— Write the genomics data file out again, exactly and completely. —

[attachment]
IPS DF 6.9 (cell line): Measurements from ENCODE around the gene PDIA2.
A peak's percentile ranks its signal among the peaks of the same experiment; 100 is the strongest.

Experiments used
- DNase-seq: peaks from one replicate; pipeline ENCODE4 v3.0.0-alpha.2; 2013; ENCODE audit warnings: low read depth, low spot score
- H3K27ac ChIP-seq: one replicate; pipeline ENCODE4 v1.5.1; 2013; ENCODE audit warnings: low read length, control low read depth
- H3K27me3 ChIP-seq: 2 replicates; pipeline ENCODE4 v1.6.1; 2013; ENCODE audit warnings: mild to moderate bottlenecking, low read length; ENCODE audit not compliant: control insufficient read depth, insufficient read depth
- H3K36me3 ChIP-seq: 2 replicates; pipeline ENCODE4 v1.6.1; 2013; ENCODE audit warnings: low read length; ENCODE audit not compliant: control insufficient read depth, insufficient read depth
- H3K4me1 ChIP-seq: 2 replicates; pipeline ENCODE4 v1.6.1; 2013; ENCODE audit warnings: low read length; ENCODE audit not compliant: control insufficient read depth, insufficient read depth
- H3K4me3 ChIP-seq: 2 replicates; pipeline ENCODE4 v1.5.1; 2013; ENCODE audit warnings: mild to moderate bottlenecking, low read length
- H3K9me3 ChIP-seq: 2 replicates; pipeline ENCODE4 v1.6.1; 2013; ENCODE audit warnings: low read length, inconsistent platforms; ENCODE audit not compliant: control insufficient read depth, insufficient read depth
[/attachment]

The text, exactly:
IPS DF 6.9 (cell line): Measurements from ENCODE around the gene PDIA2.
A peak's percentile ranks its signal among the peaks of the same experiment; 100 is the strongest.

Experiments used
- DNase-seq: peaks from one replicate; pipeline ENCODE4 v3.0.0-alpha.2; 2013; ENCODE audit warnings: low read depth, low spot score
- H3K27ac ChIP-seq: one replicate; pipeline ENCODE4 v1.5.1; 2013; ENCODE audit warnings: low read length, control low read depth
- H3K27me3 ChIP-seq: 2 replicates; pipeline ENCODE4 v1.6.1; 2013; ENCODE audit warnings: mild to moderate bottlenecking, low read length; ENCODE audit not compliant: control insufficient read depth, insufficient read depth
- H3K36me3 ChIP-seq: 2 replicates; pipeline ENCODE4 v1.6.1; 2013; ENCODE audit warnings: low read length; ENCODE audit not compliant: control insufficient read depth, insufficient read depth
- H3K4me1 ChIP-seq: 2 replicates; pipeline ENCODE4 v1.6.1; 2013; ENCODE audit warnings: low read length; ENCODE audit not compliant: control insufficient read depth, insufficient read depth
- H3K4me3 ChIP-seq: 2 replicates; pipeline ENCODE4 v1.5.1; 2013; ENCODE audit warnings: mild to moderate bottlenecking, low read length
- H3K9me3 ChIP-seq: 2 replicates; pipeline ENCODE4 v1.6.1; 2013; ENCODE audit warnings: low read length, inconsistent platforms; ENCODE audit not compliant: control insufficient read depth, insufficient read depth